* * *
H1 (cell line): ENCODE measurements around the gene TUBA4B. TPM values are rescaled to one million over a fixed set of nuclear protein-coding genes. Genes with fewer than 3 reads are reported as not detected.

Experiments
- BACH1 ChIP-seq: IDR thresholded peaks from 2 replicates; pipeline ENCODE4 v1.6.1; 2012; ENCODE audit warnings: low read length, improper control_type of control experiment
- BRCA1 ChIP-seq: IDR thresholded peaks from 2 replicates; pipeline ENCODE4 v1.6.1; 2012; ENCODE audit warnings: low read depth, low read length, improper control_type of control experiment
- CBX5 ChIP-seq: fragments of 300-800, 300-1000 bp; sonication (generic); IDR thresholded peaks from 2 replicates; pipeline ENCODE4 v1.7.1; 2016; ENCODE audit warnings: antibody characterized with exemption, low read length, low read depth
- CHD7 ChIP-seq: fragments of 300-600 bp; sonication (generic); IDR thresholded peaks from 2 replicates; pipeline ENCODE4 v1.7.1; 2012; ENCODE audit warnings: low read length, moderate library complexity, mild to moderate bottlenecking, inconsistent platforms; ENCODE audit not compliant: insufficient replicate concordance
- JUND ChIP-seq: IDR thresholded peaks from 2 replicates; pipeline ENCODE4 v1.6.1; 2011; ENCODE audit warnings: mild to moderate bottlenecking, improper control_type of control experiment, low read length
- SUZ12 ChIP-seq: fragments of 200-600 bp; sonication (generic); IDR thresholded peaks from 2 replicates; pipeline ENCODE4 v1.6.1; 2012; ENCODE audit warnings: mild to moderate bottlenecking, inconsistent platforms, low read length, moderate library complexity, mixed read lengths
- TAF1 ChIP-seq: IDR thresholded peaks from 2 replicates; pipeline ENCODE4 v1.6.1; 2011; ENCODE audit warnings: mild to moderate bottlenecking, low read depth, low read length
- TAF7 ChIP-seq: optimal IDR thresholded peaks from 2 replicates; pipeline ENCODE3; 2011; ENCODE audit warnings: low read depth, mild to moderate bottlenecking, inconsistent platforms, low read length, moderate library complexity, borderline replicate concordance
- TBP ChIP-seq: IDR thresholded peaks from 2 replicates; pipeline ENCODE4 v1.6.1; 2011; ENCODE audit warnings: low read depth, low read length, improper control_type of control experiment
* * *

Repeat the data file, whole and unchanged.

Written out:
H1 (cell line): ENCODE measurements around the gene TUBA4B. TPM values are rescaled to one million over a fixed set of nuclear protein-coding genes. Genes with fewer than 3 reads are reported as not detected.

Experiments
- BACH1 ChIP-seq: IDR thresholded peaks from 2 replicates; pipeline ENCODE4 v1.6.1; 2012; ENCODE audit warnings: low read length, improper control_type of control experiment
- BRCA1 ChIP-seq: IDR thresholded peaks from 2 replicates; pipeline ENCODE4 v1.6.1; 2012; ENCODE audit warnings: low read depth, low read length, improper control_type of control experiment
- CBX5 ChIP-seq: fragments of 300-800, 300-1000 bp; sonication (generic); IDR thresholded peaks from 2 replicates; pipeline ENCODE4 v1.7.1; 2016; ENCODE audit warnings: antibody characterized with exemption, low read length, low read depth
- CHD7 ChIP-seq: fragments of 300-600 bp; sonication (generic); IDR thresholded peaks from 2 replicates; pipeline ENCODE4 v1.7.1; 2012; ENCODE audit warnings: low read length, moderate library complexity, mild to moderate bottlenecking, inconsistent platforms; ENCODE audit not compliant: insufficient replicate concordance
- JUND ChIP-seq: IDR thresholded peaks from 2 replicates; pipeline ENCODE4 v1.6.1; 2011; ENCODE audit warnings: mild to moderate bottlenecking, improper control_type of control experiment, low read length
- SUZ12 ChIP-seq: fragments of 200-600 bp; sonication (generic); IDR thresholded peaks from 2 replicates; pipeline ENCODE4 v1.6.1; 2012; ENCODE audit warnings: mild to moderate bottlenecking, inconsistent platforms, low read length, moderate library complexity, mixed read lengths
- TAF1 ChIP-seq: IDR thresholded peaks from 2 replicates; pipeline ENCODE4 v1.6.1; 2011; ENCODE audit warnings: mild to moderate bottlenecking, low read depth, low read length
- TAF7 ChIP-seq: optimal IDR thresholded peaks from 2 replicates; pipeline ENCODE3; 2011; ENCODE audit warnings: low read depth, mild to moderate bottlenecking, inconsistent platforms, low read length, moderate library complexity, borderline replicate concordance
- TBP ChIP-seq: IDR thresholded peaks from 2 replicates; pipeline ENCODE4 v1.6.1; 2011; ENCODE audit warnings: low read depth, low read length, improper control_type of control experiment